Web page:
Set up an assembly line for the query: lay out the letters, clips, envelopes, and SASEs. (These are Self-Addressed Stamped Envelopes for the editor’s reply; I use them until it becomes commonplace to receive replies by email.) Sign the letters, address and stamp the envelopes, and stuff the right packets into the right envelopes.
Walk down to the post office with an armload of query letters, copywriting sales letters, and Information Kits.
Update my website, which I built using HTML from an instructional manual I found in a phone booth.
The point of all this isn’t "You kids have it so easy today!" In fact, in some ways freelance writing is much harder today than it was then.
Freelance Writing Is Easier Today…But Also Harder
Twenty-five years ago, freelance writing involved much more manual work—like copying, printing, and mailing. I mean, if you’re one of the readers who skipped down to this part of the article because you didn’t want to read about all those tasks—imagine doing all those tasks!
The rules were a lot more stringent, too. Content today often gives a superficial nod to the idea of journalism best practices, but 25 years ago you had to actually practice journalism best practices.
You would never get away with writing an article without doing at least two or three phone interviews.
There were no platforms like HARO or Qwoted where you could put out a request for sources and take your pick from the people who responded. You needed to figure out who were the best people to talk to—not who were the most available people to talk to—and then reach out to them for interviews.
You were expected to send the editor all your research materials.
A fact checker would likely be calling you to ask for more backup.
Editors would come back to you multiple times for additional rounds of revision.
But thanks to all these steps, the manual work, the equipment required, and the rules involved in making a living as a writer—fewer people were trying to do it. Not many people had the stomach to call strangers to ask for interviews, find and read print copies of magazines, or print and mail pitches. Not everyone wanted to (or could) buy a printer, fax machine, or computer. So the pool of competitors was a lot smaller.
Today, you have every tech tool imaginable to help you make a living writing. But because of this, you’re now competing with thousands and thousands of people from all over the globe. Anyone with a computer and an ability to type thinks they can write, and hundreds of "writing gurus" make money telling them that this is true. Even if you’re a great writer, your voice can easily get lost in the crowd.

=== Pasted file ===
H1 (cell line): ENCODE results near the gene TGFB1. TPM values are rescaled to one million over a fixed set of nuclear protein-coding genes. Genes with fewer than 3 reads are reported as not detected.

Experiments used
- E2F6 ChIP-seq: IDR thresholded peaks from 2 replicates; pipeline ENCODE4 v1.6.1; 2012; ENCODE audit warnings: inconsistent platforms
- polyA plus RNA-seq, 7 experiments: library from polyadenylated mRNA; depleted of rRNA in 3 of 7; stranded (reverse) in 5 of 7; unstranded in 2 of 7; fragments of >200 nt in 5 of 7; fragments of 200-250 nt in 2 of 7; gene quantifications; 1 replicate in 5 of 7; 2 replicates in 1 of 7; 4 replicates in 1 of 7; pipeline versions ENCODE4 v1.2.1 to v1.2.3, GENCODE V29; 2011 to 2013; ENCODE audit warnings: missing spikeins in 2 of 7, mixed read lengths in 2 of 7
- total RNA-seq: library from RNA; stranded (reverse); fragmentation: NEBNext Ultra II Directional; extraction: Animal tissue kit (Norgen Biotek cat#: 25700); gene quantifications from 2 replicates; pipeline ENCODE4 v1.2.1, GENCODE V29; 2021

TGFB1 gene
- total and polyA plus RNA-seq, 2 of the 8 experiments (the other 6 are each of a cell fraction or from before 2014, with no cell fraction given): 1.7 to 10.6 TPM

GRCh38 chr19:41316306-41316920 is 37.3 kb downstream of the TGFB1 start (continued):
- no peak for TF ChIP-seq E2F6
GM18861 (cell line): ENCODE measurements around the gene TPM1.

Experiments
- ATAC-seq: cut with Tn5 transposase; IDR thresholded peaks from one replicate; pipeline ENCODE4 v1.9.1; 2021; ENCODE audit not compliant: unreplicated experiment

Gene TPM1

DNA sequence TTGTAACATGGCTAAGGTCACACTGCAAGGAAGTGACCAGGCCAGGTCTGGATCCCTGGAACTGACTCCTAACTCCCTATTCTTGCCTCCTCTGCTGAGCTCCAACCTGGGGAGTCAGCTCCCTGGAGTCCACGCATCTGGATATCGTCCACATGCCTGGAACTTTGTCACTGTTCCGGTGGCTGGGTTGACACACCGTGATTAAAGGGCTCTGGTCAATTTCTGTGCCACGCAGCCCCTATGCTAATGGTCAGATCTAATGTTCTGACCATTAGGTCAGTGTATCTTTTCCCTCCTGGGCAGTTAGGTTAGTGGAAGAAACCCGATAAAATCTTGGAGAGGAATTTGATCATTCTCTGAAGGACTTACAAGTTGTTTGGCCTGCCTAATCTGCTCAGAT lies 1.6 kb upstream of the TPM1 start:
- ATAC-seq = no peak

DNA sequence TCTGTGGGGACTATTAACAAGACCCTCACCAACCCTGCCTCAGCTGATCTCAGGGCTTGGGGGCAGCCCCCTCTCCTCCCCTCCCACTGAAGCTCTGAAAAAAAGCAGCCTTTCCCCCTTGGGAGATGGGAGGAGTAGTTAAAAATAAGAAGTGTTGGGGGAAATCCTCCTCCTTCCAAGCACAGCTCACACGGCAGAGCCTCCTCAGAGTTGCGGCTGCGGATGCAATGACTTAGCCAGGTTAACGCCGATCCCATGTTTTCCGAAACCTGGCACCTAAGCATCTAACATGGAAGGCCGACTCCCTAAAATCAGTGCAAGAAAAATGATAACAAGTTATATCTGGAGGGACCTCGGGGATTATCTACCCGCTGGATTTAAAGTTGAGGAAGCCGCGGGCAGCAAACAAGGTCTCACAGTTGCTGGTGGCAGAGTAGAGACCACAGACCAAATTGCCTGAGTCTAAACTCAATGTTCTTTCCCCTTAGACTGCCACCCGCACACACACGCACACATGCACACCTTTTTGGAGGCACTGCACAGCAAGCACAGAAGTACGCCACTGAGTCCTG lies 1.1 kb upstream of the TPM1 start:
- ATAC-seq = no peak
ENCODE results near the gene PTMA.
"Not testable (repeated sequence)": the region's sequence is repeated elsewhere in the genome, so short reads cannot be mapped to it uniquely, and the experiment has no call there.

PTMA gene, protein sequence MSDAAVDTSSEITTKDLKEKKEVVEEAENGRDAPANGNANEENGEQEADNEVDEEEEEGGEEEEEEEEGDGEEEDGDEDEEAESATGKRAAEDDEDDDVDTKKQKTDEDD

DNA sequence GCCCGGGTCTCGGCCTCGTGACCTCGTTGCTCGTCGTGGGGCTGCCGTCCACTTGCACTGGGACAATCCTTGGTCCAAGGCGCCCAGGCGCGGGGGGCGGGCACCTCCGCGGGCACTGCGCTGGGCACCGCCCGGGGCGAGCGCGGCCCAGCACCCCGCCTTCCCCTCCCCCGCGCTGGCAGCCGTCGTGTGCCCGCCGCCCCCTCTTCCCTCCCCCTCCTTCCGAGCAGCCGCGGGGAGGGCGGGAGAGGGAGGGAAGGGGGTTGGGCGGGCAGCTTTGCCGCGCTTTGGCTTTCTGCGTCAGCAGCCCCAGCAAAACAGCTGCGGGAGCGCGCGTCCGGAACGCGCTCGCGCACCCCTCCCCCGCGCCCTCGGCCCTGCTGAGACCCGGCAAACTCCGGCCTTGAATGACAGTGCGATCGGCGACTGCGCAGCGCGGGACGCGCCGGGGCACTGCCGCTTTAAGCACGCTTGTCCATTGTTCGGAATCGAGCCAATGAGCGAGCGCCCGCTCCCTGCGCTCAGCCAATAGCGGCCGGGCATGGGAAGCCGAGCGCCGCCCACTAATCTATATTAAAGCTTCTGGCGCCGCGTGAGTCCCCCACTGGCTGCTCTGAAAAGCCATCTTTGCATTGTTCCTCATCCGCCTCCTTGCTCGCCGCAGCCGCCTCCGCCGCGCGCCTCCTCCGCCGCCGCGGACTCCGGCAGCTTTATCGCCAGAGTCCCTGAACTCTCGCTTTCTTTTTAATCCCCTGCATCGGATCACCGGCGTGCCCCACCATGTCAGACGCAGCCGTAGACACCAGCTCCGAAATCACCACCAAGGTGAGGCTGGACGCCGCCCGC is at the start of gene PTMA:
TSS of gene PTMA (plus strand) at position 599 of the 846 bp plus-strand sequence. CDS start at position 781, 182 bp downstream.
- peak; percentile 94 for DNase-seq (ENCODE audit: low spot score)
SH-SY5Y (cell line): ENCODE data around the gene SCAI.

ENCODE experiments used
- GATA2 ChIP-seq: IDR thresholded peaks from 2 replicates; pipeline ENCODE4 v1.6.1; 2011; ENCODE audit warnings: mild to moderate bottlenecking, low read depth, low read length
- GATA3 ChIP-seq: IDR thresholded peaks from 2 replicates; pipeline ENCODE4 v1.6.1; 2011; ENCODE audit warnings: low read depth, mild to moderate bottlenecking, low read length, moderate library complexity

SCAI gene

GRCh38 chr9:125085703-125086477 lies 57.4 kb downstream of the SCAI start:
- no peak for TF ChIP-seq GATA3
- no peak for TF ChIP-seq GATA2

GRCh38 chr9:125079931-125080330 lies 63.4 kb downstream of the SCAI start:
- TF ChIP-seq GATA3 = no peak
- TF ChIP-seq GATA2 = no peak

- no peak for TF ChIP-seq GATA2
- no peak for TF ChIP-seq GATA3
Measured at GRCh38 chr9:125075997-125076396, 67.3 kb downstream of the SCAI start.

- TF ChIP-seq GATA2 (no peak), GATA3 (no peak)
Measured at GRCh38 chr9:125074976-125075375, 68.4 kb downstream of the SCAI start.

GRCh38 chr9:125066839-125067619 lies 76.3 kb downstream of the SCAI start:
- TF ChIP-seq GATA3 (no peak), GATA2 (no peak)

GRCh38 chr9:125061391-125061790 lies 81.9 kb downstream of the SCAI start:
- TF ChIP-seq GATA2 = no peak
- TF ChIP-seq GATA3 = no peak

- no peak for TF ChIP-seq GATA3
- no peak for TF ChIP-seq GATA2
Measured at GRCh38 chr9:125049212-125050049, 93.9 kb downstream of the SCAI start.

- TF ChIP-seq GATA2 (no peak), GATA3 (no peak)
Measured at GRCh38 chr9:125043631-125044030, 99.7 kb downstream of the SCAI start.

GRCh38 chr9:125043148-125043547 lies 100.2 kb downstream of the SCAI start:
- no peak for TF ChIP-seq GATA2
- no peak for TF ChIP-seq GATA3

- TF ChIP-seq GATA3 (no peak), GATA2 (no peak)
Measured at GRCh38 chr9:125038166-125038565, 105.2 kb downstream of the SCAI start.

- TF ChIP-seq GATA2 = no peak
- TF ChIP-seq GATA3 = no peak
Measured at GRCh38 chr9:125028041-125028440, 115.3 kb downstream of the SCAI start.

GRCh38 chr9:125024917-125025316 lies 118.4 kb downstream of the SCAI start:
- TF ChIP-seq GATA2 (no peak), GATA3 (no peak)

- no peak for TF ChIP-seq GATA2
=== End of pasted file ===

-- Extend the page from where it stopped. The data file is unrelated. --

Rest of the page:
The tech advances that have done away with so much of the manual work of pitching and writing have also spawned new challenges and expectations:
You need to have at least a basic understanding of SEO.
You’re expected to understand at least one social media platform, including how to write for the platform, what hashtags to use, the best times to post, the best frequency to post, and so on.
Every client has a different tech tool they require you to use—from Slack to complicated Content Management Systems.
Some clients prefer writers who have video editing or graphic design skills.
Since COVID, it seems like every writing client wants to conduct calls over Zoom—meaning you need to get dressed up, organize your background, and make sure the lighting is good.
Instead of spending hours researching, printing, mailing, and so on, you spend hours on the phone with tech support people.
So what does all this mean for you as a freelance writer?
Of all these issues, there are two that stand out as the biggest culprits keeping you from making a living writing. Let’s talk about these challenges, and how looking back to the freelance writing world of the 1990s can help you overcome them.
PROBLEM #1: Writers are trained to believe writing jobs are “out there somewhere.”
Here’s the biggest problem: Writers have been trained to believe that the best freelance writing jobs are out there somewhere, lying around in a forum or on a job board or on social media. And all they have to do is find out where those jobs are hiding and pick them up.
So instead of finding, qualifying, and pitching to great clients, writers get sucked into spending all their time scouring:
Free freelance job boards
Sadly, the clients that pay really well aren’t out there posting job ads on free sites. You’ll rarely see, for example, a Fortune 500 company or a newsstand magazine on Craigslist or a free job board.